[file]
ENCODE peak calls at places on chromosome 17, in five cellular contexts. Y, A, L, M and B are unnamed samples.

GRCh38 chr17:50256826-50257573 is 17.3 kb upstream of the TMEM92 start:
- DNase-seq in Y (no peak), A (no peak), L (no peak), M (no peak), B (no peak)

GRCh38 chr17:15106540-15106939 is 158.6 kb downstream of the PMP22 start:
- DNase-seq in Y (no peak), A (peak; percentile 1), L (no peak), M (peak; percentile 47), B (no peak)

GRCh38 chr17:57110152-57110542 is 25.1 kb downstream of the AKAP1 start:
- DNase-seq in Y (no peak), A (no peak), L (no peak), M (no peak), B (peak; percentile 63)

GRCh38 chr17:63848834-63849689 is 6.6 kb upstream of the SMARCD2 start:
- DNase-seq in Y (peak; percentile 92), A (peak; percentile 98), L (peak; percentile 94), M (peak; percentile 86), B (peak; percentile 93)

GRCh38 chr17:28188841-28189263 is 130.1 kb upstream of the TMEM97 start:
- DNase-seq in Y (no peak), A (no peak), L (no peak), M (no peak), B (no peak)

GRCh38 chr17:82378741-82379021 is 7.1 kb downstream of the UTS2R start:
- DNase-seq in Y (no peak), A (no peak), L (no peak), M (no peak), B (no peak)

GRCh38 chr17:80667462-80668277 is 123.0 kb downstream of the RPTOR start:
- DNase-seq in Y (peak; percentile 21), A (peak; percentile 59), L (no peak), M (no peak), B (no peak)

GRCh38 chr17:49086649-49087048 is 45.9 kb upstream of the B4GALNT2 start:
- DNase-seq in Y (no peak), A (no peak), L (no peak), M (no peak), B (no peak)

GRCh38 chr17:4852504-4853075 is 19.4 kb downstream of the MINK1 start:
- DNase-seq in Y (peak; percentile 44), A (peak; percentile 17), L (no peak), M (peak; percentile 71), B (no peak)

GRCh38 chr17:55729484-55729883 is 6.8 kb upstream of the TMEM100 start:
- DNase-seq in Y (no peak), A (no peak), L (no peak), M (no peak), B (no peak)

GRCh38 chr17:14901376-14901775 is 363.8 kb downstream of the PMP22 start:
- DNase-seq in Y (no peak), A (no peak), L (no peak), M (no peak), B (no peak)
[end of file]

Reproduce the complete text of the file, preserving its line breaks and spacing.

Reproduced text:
ENCODE peak calls at places on chromosome 17, in five cellular contexts. Y, A, L, M and B are unnamed samples.

GRCh38 chr17:50256826-50257573 is 17.3 kb upstream of the TMEM92 start:
- DNase-seq in Y (no peak), A (no peak), L (no peak), M (no peak), B (no peak)

GRCh38 chr17:15106540-15106939 is 158.6 kb downstream of the PMP22 start:
- DNase-seq in Y (no peak), A (peak; percentile 1), L (no peak), M (peak; percentile 47), B (no peak)

GRCh38 chr17:57110152-57110542 is 25.1 kb downstream of the AKAP1 start:
- DNase-seq in Y (no peak), A (no peak), L (no peak), M (no peak), B (peak; percentile 63)

GRCh38 chr17:63848834-63849689 is 6.6 kb upstream of the SMARCD2 start:
- DNase-seq in Y (peak; percentile 92), A (peak; percentile 98), L (peak; percentile 94), M (peak; percentile 86), B (peak; percentile 93)

GRCh38 chr17:28188841-28189263 is 130.1 kb upstream of the TMEM97 start:
- DNase-seq in Y (no peak), A (no peak), L (no peak), M (no peak), B (no peak)

GRCh38 chr17:82378741-82379021 is 7.1 kb downstream of the UTS2R start:
- DNase-seq in Y (no peak), A (no peak), L (no peak), M (no peak), B (no peak)

GRCh38 chr17:80667462-80668277 is 123.0 kb downstream of the RPTOR start:
- DNase-seq in Y (peak; percentile 21), A (peak; percentile 59), L (no peak), M (no peak), B (no peak)

GRCh38 chr17:49086649-49087048 is 45.9 kb upstream of the B4GALNT2 start:
- DNase-seq in Y (no peak), A (no peak), L (no peak), M (no peak), B (no peak)

GRCh38 chr17:4852504-4853075 is 19.4 kb downstream of the MINK1 start:
- DNase-seq in Y (peak; percentile 44), A (peak; percentile 17), L (no peak), M (peak; percentile 71), B (no peak)

GRCh38 chr17:55729484-55729883 is 6.8 kb upstream of the TMEM100 start:
- DNase-seq in Y (no peak), A (no peak), L (no peak), M (no peak), B (no peak)

GRCh38 chr17:14901376-14901775 is 363.8 kb downstream of the PMP22 start:
- DNase-seq in Y (no peak), A (no peak), L (no peak), M (no peak), B (no peak)